Sep 302011
 

hovering sea lion

A sea lion comes in for a closer look

I was SCUBA diving in the bracing waters off of Anacapa in the Channel Islands, receiving a stern lecture via vigorous pantomime.  Words aren’t an option when both parties are submerged 30 feet underwater.  It was clear to me, despite our lack of words, that my diving buddy was not happy with my slack attention to protocol.  I had been straying too far, distracted by glimpses of acrobatic sea lions and the ever-present need to fiddle with my camera.  In the twilight cast by the long, tangled forest of giant kelp, it was important to keep track of each other, and I wasn’t keeping up my end of the bargain.

Descending into the depths, with Santa Cruz Island in the background

I sighed through my bubbles and nodded my head.  I needed to do better.

Meanwhile my buddy froze in mid-gesture and pointed to something behind me.  When I spun around I was looking into the large, round eyes of a baby harbor seal that had been spying at us from behind a nearby rock.  I was too startled to move, and we both stared at each other for a few heartbeats before the baby seal slipped back into the protection of the kelp.

The waving treetops of the tangled giant kelp forest 

If  sea lions are the goofy kids of the underwater world, always wanting to horse around and show off, harbor seals are the serious and aloof adults, who are normally too busy going about their seal-business to stop and play with a bunch of clumsy divers.  In past dives, I had only caught fleeting glimpses of their torpedoed shapes gliding into the distance.  But somehow, on this dive, it was different.  We had stumbled into their secret world.  And this was our third sighting of what was for me, a usually elusive creature.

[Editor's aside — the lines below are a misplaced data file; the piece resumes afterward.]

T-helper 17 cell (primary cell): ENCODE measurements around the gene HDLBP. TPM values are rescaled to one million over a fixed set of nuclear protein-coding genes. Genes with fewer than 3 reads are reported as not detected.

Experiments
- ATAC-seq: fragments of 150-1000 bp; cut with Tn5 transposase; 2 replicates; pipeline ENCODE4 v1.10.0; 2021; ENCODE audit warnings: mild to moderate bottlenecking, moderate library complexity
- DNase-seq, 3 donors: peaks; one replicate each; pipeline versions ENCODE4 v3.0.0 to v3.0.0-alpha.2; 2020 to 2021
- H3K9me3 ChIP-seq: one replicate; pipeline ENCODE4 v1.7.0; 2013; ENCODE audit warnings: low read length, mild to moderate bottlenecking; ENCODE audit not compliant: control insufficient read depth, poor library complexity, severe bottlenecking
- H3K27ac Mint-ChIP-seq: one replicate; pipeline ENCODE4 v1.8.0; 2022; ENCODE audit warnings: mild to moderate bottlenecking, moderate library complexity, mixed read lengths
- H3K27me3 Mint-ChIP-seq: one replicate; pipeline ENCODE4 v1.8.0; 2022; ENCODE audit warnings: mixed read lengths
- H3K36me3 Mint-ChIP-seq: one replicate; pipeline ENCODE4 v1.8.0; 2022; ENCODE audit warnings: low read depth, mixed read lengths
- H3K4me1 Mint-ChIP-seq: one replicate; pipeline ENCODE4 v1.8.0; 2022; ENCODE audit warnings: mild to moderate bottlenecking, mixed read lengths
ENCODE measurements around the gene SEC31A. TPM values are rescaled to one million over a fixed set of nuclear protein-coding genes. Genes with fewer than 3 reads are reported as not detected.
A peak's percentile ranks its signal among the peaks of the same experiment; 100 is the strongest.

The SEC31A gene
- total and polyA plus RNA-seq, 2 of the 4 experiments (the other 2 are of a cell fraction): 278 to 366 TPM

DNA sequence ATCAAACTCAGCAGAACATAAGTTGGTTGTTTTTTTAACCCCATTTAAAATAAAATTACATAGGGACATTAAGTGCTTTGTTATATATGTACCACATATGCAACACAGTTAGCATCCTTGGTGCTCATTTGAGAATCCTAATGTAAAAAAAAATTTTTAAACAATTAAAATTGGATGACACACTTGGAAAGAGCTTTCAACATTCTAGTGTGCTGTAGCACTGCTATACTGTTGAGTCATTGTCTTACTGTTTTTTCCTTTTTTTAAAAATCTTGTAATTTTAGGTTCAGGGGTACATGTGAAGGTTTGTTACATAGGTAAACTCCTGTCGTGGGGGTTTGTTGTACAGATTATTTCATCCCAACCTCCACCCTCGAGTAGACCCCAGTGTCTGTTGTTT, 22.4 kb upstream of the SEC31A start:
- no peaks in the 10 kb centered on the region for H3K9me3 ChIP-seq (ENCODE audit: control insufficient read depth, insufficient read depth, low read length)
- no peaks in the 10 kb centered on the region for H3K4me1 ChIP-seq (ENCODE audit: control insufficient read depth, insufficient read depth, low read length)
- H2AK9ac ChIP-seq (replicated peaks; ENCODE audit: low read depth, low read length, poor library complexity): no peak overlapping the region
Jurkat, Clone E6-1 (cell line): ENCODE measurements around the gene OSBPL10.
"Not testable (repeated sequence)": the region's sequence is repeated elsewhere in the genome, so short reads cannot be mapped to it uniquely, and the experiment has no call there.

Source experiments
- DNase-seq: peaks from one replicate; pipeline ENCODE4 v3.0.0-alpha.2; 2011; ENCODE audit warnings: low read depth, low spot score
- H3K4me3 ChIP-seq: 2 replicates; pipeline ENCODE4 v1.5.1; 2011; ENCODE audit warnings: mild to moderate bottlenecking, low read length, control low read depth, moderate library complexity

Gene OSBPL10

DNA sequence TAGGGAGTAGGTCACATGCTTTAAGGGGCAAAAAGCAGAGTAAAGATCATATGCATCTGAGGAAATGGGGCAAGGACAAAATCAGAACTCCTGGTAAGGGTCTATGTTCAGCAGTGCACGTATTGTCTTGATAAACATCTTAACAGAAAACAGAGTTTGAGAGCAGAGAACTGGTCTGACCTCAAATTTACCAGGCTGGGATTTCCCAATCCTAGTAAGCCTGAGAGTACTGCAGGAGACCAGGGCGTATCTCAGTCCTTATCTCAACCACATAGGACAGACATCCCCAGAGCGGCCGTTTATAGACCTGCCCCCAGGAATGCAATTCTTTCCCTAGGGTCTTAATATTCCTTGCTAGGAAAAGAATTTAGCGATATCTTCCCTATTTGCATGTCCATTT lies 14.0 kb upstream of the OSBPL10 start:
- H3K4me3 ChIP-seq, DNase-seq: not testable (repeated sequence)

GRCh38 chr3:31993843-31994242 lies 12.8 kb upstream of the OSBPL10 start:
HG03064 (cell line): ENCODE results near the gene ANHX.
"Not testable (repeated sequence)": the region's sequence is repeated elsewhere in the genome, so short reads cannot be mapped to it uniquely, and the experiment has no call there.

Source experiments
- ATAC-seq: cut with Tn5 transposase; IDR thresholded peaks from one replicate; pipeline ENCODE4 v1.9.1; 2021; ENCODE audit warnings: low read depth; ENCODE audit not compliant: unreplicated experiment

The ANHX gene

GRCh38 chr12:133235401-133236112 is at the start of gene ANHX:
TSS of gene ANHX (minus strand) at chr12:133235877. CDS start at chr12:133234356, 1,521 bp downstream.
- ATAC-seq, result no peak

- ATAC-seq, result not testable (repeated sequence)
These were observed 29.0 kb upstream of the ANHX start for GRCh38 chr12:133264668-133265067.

Giant kelp off Anacapa’s shores

The magic had started as soon as we descended to the pebbly floor of the ocean.  I suppose we struck off in a different direction than everyone else, because we didn’t see any of the other 30-some divers or even their bubbles.  It’s like the rest of the crowd just melted away.  And right off the bat, we spotted a ray, sweeping towards and around us in a casual, slow arc.

Our dive boat, the Spectre, waits patiently in the distance

I suppose that’s also when I realized that my camera battery was surprisingly low.  I had been planning on experimenting with my strobes, and now I realized I was almost out of juice.  Meanwhile, we pushed further into the enchanting kelp forest.  It was a fairytale of waving kelp and mysterious creatures.  We saw a huge, lumbering sheep crab, large schools of Opal Eye fish, and ancient lobsters hiding in crevices among the rock outcroppings.  We swam through small, almost invisible clouds of biting jellies, and encountered kelp so thick that I had to let my eyes adjust before I could see my way through it.  Among one of those groves, we stumbled on a seal tryst–perhaps amorous, or maybe a scuffle among rivals.  Whatever the case, they seemed startled, as if they hadn’t expected us to be wandering in their neighborhood.  And later, we realized that a baby and its mother were curiously following us, and peeking shyly at us from their hiding spots.

The enchanted kelp forest